Not just a pretty facade, Highline illuminated “Blood Mirrors”

“Up Late,” a two-hour after-dark event from 9 p.m. to 11 p.m., brought together music, immersive theater and installation art to the High Line located in Manhattan’s Far West side last Thursday. Arguably one of the most eye-catching exhibition was New York-based artist Jordan Eagles’ High Line projections.

The mechanics behind the display was simple, requiring only overhead projectors and transparencies. Operating on the principle of which a focusing lens projects light from an illuminated side onto the glass top, the rich hues from the transparencies were superimposed unto the High Line.The allure, however, was not in the sheer magnitude of the installation, but the constant fluidity. If someone happened to stand in front of a projector, a shadow was cast; if someone came across the path of the projected image, his or her face instantly changed into something alien, tribal even.

Indeed, High Line projections extended beyond static frameworks of traditional paintings, Instead, the artwork’s preexisting state of being continue to morph and transform in reaction to the passing of onlookers. Attendees turned from passive lookers to active participants. Our actions, whether we are standing still or moving around, reconstructed the projected millisecond by millisecond.

chelsea-highline-art-jordan eagles

New York-based artist Jordan Eagles added another coat to The Highline, that of preserved and suspends blood.

Eagles’ work was pretty, interactive and selfie-worthy. But what if I were to tell you the transparencies were reprinted from blood? Continue reading

Lessons from natural world animal misfits, being different is awesome

From Bacchus, the Roman god of agriculture and wine, to sublime-invoking divineness celebrated by Romantic poets to “The Magic” in Frances Hodgson Burnett’s novel The Secret Garden, Nature has consistently been a large part of human consciousness. Even a vertical city like New York, where every square footage of land boasts a premium price tag, Central Park and its 778 acres of prime real estate would never be turned into luxury condos or high-end retails.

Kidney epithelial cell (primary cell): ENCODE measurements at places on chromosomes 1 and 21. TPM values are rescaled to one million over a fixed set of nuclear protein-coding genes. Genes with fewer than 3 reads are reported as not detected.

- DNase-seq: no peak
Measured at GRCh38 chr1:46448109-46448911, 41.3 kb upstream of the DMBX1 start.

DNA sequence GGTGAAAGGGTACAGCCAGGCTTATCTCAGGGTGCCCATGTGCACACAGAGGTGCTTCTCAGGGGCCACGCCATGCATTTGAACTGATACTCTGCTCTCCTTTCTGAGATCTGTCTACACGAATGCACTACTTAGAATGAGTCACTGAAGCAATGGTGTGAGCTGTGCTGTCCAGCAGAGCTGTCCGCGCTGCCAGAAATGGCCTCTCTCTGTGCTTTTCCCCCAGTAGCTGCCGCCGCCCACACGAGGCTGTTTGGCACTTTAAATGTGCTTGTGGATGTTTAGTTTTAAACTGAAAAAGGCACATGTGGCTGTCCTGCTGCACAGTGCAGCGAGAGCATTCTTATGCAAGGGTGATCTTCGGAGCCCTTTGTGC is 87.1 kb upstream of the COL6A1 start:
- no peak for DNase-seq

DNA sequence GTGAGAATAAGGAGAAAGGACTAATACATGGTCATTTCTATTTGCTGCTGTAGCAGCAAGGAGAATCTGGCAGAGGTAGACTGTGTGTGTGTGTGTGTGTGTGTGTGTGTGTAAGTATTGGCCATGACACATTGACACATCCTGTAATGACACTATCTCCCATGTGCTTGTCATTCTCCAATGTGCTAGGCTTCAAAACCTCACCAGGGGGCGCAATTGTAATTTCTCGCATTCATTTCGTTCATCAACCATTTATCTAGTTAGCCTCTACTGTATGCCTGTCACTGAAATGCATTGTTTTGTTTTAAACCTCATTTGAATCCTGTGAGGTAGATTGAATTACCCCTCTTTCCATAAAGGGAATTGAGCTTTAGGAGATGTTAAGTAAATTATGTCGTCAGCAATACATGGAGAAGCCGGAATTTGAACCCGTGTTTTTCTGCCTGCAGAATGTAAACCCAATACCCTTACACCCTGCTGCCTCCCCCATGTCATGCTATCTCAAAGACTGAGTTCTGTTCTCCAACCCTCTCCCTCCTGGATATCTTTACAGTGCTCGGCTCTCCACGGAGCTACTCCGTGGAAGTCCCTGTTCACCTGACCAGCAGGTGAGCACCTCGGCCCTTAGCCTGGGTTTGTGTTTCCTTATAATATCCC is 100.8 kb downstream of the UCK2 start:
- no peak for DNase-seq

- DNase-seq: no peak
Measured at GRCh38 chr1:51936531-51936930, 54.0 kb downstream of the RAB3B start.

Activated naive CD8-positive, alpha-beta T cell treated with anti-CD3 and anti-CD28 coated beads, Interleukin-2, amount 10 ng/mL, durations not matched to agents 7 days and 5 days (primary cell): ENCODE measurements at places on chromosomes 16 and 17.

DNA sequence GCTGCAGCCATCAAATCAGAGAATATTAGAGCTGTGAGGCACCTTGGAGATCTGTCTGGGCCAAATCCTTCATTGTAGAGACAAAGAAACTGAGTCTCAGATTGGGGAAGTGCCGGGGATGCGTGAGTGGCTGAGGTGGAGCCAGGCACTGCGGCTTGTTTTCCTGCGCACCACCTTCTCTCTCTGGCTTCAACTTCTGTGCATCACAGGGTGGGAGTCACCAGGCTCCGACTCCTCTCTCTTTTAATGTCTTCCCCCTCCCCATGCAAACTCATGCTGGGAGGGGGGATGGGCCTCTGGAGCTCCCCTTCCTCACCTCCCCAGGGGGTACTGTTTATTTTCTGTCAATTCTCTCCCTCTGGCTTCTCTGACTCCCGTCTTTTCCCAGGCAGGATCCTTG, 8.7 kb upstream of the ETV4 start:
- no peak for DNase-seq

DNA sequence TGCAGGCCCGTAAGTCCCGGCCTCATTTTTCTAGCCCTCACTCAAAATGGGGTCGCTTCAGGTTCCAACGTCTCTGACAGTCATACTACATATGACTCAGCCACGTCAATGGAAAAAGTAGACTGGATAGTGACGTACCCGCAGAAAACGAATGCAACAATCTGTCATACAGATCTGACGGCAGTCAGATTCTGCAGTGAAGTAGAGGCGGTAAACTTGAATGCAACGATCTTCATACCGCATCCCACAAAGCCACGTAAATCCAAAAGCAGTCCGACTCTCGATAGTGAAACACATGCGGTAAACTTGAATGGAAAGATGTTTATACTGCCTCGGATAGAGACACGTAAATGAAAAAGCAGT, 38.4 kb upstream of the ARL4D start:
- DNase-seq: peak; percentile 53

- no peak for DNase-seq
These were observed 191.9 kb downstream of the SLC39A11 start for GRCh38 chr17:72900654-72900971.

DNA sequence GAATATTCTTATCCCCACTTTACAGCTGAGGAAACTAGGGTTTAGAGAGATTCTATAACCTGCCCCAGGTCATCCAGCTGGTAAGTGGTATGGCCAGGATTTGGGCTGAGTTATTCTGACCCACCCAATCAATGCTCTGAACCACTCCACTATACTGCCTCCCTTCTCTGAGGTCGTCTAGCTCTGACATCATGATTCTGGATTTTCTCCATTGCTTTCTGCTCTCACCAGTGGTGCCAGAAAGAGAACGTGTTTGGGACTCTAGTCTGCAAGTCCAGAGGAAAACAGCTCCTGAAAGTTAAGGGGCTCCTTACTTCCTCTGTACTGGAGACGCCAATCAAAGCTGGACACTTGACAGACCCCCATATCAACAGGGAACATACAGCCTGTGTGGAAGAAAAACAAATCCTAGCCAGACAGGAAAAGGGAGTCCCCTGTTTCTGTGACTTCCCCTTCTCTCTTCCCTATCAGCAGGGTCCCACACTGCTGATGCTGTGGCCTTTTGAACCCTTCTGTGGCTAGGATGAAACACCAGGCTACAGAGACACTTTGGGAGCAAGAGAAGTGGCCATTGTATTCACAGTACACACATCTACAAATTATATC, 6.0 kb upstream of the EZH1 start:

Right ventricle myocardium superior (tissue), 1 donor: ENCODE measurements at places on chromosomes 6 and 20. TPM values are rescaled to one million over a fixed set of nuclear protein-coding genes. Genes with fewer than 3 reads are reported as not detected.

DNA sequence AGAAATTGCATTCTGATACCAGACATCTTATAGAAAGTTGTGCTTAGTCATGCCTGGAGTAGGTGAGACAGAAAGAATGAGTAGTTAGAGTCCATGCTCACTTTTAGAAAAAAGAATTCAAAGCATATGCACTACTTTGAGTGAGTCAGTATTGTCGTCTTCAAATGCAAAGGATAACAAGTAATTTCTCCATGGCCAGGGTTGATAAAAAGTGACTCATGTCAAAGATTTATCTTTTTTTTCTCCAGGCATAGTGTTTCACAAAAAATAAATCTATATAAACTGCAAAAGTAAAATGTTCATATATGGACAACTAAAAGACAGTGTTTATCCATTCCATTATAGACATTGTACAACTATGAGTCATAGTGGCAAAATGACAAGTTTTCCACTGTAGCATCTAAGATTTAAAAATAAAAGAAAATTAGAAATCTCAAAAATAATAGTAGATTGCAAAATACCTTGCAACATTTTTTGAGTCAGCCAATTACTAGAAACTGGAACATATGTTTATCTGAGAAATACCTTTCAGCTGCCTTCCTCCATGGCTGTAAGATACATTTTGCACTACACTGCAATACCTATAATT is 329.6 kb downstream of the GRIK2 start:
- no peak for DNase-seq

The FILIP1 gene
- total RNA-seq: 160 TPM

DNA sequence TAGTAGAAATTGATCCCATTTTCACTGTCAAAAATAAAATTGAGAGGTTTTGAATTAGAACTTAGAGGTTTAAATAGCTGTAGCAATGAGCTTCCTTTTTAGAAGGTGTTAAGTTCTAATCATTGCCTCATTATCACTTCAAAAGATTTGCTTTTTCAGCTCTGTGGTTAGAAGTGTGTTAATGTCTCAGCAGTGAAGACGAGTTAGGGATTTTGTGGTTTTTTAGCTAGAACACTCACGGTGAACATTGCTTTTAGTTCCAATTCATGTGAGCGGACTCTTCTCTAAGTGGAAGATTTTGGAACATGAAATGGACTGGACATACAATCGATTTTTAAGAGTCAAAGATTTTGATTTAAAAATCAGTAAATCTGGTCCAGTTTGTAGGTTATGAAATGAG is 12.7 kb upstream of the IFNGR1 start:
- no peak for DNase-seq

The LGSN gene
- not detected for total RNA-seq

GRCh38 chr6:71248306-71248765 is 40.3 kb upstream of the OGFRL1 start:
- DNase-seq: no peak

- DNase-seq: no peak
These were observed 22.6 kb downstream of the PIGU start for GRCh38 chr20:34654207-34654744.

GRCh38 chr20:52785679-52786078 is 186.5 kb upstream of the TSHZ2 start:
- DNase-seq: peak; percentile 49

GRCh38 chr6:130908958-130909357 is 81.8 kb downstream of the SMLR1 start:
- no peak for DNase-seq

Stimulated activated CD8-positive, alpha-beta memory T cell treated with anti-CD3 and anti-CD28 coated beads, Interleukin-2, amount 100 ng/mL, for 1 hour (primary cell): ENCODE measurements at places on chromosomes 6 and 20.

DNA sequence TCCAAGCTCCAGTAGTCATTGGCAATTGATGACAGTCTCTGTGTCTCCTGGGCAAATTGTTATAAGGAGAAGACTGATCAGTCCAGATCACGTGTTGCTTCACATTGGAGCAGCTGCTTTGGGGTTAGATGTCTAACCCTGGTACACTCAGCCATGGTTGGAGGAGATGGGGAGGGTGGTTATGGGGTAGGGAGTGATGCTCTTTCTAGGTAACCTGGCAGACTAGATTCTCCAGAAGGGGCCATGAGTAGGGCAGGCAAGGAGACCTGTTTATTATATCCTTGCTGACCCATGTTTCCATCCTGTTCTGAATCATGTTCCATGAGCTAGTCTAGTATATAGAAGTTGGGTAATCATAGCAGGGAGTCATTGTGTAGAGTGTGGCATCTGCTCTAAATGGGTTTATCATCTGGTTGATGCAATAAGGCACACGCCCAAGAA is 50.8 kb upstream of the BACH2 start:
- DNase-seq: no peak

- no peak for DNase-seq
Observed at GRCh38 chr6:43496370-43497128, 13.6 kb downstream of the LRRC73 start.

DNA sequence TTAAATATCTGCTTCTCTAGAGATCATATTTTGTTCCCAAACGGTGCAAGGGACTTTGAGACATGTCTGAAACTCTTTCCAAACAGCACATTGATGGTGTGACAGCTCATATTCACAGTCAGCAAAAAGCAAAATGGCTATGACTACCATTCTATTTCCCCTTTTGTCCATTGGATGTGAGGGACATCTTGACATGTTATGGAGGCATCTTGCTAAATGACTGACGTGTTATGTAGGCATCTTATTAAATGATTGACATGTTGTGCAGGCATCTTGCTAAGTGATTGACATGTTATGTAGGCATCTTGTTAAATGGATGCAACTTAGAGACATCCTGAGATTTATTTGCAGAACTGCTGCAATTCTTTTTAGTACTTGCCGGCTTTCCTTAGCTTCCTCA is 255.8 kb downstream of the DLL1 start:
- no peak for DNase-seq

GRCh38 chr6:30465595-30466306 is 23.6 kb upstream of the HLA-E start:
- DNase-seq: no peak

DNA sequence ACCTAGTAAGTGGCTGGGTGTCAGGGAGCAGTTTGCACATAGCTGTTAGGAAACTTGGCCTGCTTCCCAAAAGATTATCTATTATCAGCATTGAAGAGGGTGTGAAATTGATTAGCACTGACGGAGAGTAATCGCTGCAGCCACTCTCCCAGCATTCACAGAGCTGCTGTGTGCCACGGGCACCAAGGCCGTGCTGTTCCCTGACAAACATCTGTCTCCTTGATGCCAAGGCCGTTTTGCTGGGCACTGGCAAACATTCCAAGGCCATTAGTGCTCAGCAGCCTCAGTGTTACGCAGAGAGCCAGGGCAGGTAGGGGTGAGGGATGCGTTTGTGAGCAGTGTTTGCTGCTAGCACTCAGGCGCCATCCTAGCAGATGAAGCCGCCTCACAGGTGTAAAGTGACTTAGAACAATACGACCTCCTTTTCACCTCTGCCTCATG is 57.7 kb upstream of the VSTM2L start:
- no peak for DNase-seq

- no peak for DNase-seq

Nature is glorious, soothing, frightening, powerful, beautiful and the list of adjectives continues. In fact, after watching a PBS documentary “Nature: Animal Misfits,” I realized that some of my seemingly ill-equipped-for-survival animal friends are remarkably well-adapted in their chosen way of life. Furthermore, they offer great lessons on health (giant panda), love (kakapo), work (sloth) and life (nautilus).

Being different can be awesome sometimes, like the animal misfits. It's about finding your niche and just go "Whoopee!" (Seoul, Korea/December 2010)

Being different can be awesome sometimes, like the animal misfits. It’s about finding your niche and just go “Whoopee!” (Seoul, Korea/December 2010)

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Beauty up with animal (panda) mask

As much as I enjoy the busy news cycle of a financial journalist – reporting, writing and sometimes grabbing a cocktail or two, a girl must take care of herself. In addition to my regular beauty routine, facial masks are wonderful boosters. Nothing beats facial masks: simply clean your face, put on your mask for 15-20 minutes, remove, massage/pat the remaining extract unto your skin and feel your skin radiate with joy!

Ooh, I am feeling wonderful! What’s this? Hydrated? Moisturized? (Sherry’s post-facial-mask skin raving, ha!)

My latest obsession are animal masks (see link for Panda Facial Masks). I mean, if you are already going to look ridiculous no matter what — this is inevitable, I mean, surely nobody can look hot with a Phantom of the Opera-esque mask — why not have fun?

Facial masks are great instant beautifier, add fun into your beauty routine with panda mask!

Facial masks are great instant beautifier, add fun into your beauty routine with panda mask!

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Spring into spring with pink, purple and something black

To buy a bouquet of flowers, from a return on equity point of view, is bad investment. Flowers start to die the moment they are removed from the stem, and as they loose their freshness, their value depreciate. But we adore flowers nonetheless.

As Michael Pollan pointed out in his book, The Botany of Desire, attractive flowers have a higher chance of being noticed by insects and animals (acting as agents of pollination), and thus bearing fruits first. Humans are also susceptible to this attraction.

Of the humans, Sherry has been most fatally afflicted. In addition to pink calla lilies and yellow daffodils in my office, there are also a variety of blossoms in my apartment, including snapdragon, forget-me-not, pansy, zinnia… You get the picture. And to top off my flower frenzy, a seminar on flower arrangement!

(image credit: Web/Ashley Kate HR)

(image credit: Web/Ashley Kate HR)

Word of the Day: Flower 
Flower 花(hua/ㄏㄨㄚ)

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Discovery of unicorn suggests the perfect man exists! (albeit a little hairy…)